Life is a learning process. Learning about our limits, our purpose, our favorite types of candy, our soul mate, our best friends. We have been learning from the very beginning. We absorb the most knowledge in the first five years in our life. We learn how to recognize faces. We learn how to walk. We learn to smile when we are happy and frown when we are not. We learn from experience, from our mistakes.


But we also learn about avarice, heartache, anger, prejudice, hatred, poverty, and murder. And through the years and our experiences, these unwanted emotions begin to build, some changing us for the better, others blinding us from the positive things in life.

That is why I love this quote so much.

We must leave the past in the past. I am not saying that we must forget about our past completely. No. That would be unwise at the least; the past is what defines us and makes us individuals. It is our past that helps us learn and grow. But it is equally important to learn to move on, recognize our faults, and realize that tomorrow is different from yesterday and even today.

Leaving the past behind may be the hardest part, but life should not be bogged down by our past but rather influenced and benefitted from it.

Crunch Time

Who knew so much pressure could mount up on one’s shoulders? I’m trying to cram so much information into my head. The AP weeks are coming up and I am on the brink of crumbling. AP Calculus AB and AP US History the first week, followed by three SAT II subject tests that saturday. Oh and what else? An AP Biology test that upcoming Monday and an AP Writing and Composition test to top it all off.

I am beginning to think that I will not be able to get the grades that I want to on these tests. I will need to stay up very late and buy multiple Starbucks double shots from Starr Market. However, what frustrates me is the recent ruling that girls are not allowed to stay up to study in the girl’s lounge past lights out. I just can’t wrap my head around it.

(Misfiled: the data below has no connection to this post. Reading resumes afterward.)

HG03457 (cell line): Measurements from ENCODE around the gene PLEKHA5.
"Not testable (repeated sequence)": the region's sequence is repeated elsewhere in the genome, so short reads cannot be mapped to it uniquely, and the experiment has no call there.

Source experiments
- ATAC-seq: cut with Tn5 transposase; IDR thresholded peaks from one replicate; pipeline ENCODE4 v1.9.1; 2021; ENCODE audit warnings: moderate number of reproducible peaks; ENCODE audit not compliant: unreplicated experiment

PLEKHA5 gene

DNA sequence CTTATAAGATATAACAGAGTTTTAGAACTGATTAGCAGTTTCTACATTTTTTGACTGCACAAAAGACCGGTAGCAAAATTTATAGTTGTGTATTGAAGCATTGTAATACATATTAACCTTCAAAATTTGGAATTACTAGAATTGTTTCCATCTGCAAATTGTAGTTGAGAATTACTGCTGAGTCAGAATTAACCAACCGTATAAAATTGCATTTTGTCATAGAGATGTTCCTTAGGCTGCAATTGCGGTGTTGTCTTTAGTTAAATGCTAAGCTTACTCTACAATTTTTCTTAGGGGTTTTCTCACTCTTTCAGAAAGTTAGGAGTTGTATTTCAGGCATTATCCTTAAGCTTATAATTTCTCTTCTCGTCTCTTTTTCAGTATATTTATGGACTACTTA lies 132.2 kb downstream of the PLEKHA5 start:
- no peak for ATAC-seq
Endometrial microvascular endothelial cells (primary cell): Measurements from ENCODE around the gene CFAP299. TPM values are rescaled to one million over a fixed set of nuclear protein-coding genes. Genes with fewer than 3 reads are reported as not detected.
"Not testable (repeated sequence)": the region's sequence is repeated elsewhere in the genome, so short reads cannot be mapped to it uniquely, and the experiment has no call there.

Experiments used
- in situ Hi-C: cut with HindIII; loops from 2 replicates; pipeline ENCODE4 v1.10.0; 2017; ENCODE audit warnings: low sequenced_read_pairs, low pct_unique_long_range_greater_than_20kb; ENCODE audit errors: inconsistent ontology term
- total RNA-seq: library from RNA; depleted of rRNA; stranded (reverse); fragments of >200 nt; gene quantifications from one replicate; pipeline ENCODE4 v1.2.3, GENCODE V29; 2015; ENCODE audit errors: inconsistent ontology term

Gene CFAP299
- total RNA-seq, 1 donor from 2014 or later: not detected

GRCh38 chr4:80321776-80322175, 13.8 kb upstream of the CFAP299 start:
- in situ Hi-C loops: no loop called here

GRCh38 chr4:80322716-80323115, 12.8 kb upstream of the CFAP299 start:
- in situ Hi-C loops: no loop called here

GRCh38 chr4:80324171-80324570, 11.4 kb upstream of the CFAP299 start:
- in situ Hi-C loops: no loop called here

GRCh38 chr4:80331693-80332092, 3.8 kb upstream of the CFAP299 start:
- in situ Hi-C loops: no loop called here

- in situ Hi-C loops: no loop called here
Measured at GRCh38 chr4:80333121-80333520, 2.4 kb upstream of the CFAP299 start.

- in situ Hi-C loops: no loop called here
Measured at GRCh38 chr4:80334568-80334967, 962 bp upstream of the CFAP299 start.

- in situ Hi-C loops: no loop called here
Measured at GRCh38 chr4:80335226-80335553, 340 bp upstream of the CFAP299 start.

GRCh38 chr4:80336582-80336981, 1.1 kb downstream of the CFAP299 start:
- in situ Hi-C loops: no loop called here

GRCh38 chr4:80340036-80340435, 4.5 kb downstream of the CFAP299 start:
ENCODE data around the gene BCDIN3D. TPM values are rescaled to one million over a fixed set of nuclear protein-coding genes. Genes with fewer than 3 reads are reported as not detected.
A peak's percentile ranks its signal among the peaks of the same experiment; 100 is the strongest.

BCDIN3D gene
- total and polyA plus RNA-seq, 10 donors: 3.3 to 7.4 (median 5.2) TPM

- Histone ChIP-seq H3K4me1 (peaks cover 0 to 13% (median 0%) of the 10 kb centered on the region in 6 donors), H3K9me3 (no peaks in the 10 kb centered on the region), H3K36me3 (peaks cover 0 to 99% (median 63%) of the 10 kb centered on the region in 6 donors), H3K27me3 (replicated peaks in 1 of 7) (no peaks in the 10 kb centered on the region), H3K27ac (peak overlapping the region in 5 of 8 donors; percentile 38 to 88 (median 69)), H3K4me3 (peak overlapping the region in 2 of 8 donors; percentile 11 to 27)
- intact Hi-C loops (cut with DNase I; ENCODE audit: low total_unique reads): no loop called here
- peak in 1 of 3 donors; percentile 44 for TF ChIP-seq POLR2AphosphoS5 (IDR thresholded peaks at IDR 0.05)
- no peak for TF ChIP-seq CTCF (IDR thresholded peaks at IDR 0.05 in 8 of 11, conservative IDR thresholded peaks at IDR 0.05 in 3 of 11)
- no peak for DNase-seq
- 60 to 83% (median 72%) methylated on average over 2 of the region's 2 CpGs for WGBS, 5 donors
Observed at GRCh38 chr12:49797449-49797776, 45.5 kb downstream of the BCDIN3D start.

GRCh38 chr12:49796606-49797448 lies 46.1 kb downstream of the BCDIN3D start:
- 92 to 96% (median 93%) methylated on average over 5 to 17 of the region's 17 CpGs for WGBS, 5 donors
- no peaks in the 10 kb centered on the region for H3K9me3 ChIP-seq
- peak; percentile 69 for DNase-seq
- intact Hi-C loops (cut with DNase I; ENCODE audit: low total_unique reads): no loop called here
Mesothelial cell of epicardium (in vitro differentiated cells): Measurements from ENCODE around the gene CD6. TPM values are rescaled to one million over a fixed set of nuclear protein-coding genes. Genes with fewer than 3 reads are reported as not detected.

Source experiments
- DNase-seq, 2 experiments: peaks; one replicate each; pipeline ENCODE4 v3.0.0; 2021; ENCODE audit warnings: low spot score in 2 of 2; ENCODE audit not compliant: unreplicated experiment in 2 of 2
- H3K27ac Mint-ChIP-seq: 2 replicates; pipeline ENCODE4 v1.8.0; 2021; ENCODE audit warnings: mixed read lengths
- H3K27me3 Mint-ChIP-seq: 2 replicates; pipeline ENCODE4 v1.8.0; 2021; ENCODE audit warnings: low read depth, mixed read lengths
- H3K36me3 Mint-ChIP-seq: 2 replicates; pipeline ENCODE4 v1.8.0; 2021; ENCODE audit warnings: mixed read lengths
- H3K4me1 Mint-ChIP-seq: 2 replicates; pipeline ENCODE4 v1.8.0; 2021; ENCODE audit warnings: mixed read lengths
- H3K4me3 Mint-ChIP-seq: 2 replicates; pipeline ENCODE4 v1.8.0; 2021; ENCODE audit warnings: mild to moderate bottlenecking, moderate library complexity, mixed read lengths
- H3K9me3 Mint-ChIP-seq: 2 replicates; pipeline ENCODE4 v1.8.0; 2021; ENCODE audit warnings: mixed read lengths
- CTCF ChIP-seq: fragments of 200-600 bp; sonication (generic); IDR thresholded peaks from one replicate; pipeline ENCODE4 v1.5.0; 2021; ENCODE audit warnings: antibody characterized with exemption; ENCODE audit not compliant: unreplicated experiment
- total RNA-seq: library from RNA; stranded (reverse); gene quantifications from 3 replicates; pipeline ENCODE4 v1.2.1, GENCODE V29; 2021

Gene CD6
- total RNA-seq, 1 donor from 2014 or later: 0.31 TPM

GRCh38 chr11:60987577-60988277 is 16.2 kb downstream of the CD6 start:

I understand that the faculty is concerned with us staying up and that those staying up may have abused the privilege by eating food while studying or being on Facebook. I am not going to lie, I did both. But that doesn’t mean that I wouldn’t be eating in my room or checking my Facebook for a quick five minute reprieve (because my brain cannot handle studying for hours on end without a quick break). However, I don’t think that the faculty understands that we cannot reach our goals of staying up to study and fully grasp our studies as well as do extra work for the upcoming SAT and AP tests in our rooms. My roommate usually goes to bed after a half an hour or an hour after study hall and studying under the small light of my desk lamp is very difficult. I chose to stay up. I want to stay up. I do so to get the grades I get and I do so to stay on top of things. But now that I can’t stay out in the lounge, I can’t study to my fullest potential.

It’s crunch time. This weekend and every night after tonight, I will be studying, studying, studying and praying my BUTT OFF so that God would bless me with the knowledge and preparation I need for this test. Ahh, maybe I should build my own personal girl’s lounge as an extension of my room. Ha! Now that would be odd.